The interview result revealed that leaf is the most frequently used part of the plants 41.5% of the total, followed by the whole plant (26.5%) and fruit (10%). The selection of leaves was due to its natural availability, easy gathering, and simplicity in herbal remedy preparation. Besides, the leaves are the site of photosynthesis and sometimes the storage of the secondary metabolites active for the pharmaceutical properties of the medicinal plant. Similar results indicated that the leaf is used as a principal part of plants in phytotherapy in different studies [22,23,24,25,26]. The principal method of remedy preparation described by our interviewees was decoction (55%). The frequent employment of the decoction can be justified by the evidence that this method makes it possible to conserve the effective multiple ingredients and attenuates or eliminates out the poisonous result of some plant constituents. Ethnobotanical researches carried in many regions of the globe discovered that the majority of informants prepared herbal remedies by decoction and infusion [13, 17, 27,28,29]. This result confirms that there is a continual transfer of information on the effectiveness of medicinal plants between the people of Morocco. Concerning the route of administration, the main route of application for herbal medicines was oral (82.4%). Moreover, the oral form of treatment is a preferred route all over the planet [18, 30,31,32,33,34,35,36,37]. The predominance of oral treatment can be explained by the fact that cystitis is a common internal disease that is decimating the health of the Rif’s population.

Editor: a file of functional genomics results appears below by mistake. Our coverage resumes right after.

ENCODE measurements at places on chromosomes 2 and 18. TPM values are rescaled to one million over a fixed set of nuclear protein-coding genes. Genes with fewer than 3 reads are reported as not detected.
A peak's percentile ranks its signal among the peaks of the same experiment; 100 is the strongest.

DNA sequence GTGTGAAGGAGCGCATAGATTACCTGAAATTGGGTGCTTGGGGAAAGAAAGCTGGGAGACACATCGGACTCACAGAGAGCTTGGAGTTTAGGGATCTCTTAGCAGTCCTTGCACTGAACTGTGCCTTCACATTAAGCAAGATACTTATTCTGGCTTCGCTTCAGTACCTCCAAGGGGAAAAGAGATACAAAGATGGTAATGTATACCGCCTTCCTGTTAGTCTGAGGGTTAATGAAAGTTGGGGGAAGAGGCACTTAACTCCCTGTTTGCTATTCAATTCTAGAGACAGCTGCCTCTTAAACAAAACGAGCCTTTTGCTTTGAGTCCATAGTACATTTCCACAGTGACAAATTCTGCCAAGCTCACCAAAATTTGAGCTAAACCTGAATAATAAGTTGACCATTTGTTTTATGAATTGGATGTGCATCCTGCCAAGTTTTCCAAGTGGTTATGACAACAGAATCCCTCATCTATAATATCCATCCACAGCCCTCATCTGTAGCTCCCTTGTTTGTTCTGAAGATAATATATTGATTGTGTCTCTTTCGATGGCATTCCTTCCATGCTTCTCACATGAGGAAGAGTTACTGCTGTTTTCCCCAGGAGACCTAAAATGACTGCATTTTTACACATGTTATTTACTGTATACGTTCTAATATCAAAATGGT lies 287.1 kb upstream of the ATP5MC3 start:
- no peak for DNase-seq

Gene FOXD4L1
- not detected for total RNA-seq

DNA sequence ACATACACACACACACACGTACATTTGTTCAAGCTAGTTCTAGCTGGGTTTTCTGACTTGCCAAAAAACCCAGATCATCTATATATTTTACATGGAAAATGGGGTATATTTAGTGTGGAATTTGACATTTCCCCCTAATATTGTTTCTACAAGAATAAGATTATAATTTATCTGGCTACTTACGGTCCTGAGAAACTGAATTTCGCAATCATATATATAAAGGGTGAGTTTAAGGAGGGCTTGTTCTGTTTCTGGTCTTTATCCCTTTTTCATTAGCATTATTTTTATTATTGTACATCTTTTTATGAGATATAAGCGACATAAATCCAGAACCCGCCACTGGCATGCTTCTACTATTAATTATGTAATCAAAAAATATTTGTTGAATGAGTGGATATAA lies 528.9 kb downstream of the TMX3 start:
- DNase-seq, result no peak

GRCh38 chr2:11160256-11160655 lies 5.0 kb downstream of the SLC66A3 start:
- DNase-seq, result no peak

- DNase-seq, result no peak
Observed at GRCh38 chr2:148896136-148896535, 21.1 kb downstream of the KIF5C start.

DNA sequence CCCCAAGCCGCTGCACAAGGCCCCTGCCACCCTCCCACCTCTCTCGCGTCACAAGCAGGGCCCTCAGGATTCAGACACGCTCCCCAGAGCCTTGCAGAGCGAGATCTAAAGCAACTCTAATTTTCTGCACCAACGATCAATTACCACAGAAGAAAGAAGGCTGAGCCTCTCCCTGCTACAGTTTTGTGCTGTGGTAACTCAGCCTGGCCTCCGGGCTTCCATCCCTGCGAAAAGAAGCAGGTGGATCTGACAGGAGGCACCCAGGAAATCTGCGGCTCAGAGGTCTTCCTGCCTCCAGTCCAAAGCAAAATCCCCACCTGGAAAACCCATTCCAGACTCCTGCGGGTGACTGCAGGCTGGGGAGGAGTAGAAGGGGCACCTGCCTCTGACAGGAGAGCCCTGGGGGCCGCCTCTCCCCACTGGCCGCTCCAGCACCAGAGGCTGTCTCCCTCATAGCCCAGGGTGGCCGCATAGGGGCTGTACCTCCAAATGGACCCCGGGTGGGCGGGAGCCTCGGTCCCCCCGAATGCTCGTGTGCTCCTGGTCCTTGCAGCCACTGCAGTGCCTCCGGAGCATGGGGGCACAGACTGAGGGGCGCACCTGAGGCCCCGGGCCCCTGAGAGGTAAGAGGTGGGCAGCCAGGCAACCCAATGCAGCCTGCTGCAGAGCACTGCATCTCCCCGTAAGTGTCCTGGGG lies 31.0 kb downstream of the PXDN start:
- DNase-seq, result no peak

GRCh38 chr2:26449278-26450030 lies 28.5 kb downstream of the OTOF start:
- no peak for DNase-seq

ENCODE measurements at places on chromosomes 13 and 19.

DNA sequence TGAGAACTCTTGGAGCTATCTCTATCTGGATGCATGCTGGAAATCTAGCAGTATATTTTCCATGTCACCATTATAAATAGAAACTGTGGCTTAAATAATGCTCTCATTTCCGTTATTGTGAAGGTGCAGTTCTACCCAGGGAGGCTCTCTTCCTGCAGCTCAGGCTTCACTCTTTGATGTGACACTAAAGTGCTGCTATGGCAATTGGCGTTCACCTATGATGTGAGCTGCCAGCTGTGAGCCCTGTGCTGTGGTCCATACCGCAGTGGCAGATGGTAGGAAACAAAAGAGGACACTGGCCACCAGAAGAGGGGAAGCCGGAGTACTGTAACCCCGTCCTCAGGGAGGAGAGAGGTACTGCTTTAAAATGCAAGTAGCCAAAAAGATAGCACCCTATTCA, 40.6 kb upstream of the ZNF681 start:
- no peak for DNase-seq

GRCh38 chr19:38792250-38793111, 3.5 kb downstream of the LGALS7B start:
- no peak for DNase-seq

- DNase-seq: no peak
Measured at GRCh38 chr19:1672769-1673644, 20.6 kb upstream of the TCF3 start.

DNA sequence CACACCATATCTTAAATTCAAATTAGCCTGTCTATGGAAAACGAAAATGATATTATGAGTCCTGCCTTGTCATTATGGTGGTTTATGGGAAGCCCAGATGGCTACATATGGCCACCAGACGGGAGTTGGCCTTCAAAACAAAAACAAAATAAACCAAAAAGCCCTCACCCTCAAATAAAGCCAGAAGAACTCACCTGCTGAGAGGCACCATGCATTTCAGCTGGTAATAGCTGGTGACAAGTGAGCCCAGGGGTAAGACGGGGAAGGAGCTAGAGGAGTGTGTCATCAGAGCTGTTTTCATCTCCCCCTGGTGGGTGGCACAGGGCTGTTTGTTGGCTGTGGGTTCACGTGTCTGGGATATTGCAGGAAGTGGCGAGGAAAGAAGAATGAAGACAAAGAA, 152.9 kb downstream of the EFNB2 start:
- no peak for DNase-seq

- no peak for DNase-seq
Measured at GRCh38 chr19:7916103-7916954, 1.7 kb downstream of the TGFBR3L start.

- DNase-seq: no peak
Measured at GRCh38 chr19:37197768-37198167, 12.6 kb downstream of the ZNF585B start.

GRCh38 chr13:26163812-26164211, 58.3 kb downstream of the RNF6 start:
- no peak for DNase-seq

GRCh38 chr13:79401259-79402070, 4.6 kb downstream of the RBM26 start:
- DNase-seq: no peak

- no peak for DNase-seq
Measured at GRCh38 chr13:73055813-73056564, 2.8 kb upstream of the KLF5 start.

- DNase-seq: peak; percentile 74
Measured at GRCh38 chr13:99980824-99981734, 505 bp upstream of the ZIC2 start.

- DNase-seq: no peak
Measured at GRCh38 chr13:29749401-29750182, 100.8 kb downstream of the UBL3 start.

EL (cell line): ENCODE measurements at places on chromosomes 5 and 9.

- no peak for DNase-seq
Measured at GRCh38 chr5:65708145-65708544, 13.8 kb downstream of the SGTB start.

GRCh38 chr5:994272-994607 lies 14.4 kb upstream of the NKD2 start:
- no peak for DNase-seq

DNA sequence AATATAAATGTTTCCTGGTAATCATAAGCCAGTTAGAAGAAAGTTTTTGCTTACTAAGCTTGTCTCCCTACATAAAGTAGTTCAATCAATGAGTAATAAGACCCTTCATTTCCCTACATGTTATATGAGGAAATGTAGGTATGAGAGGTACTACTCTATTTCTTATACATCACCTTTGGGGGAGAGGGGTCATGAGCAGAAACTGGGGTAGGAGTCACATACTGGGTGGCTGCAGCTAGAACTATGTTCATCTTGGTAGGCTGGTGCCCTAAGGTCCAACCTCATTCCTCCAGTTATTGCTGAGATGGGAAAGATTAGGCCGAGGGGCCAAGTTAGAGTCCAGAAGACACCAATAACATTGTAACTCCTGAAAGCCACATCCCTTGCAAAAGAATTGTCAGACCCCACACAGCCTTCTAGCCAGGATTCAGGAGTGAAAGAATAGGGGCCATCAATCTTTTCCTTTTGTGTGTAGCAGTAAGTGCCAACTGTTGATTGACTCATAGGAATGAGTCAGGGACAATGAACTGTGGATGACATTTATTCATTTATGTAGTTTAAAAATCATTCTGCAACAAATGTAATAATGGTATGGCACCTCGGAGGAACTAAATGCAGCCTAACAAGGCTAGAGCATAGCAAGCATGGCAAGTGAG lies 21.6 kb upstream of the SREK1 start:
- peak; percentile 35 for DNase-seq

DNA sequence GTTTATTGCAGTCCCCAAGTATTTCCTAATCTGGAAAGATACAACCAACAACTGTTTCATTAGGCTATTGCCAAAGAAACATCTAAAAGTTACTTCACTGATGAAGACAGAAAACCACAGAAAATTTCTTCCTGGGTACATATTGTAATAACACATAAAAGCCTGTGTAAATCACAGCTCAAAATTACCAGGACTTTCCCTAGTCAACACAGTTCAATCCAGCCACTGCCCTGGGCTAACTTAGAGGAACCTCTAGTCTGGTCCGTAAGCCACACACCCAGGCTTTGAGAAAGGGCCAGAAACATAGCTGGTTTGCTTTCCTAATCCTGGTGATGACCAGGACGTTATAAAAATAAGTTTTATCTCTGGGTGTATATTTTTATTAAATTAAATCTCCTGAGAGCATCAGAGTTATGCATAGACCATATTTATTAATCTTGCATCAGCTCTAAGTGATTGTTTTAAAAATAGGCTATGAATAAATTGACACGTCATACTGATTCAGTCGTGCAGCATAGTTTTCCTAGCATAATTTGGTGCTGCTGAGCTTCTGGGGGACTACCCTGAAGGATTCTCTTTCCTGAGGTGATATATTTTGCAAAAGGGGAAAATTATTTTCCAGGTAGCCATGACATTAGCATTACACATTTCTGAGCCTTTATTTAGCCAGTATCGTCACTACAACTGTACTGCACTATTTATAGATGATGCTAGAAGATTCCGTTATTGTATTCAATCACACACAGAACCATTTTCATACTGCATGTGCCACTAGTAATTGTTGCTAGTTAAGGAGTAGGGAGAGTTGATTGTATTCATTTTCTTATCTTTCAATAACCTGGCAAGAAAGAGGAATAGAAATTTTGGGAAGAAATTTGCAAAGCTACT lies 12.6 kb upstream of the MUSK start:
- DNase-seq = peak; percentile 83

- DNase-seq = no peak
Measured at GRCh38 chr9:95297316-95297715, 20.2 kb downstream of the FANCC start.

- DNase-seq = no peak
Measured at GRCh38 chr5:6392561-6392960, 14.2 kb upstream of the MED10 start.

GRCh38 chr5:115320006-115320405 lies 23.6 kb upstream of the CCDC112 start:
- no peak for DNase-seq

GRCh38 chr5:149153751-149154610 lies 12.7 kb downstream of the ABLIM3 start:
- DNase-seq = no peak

In light of the results obtained in this study, medical plants appear to continue to play a pivotal role in covering the basic needs of the health coverage system of the local population living in the Rif region notwithstanding technological progress in modern health. The sum of plant species used by informants to treat cystitis is also evidence that this region is full of medical knowledge inherited from generations ago.

In light of these encouraging results, additional research is suggested on the sustainable and reasonable use and conservation of medicinal plant species. Finally, it is advisable to conduct pharmacological, phytochemical, and toxicological investigations on these species that have been inventoried for laboratory validation of ancestral uses of these plants and to obtain the traditional medicine Bios.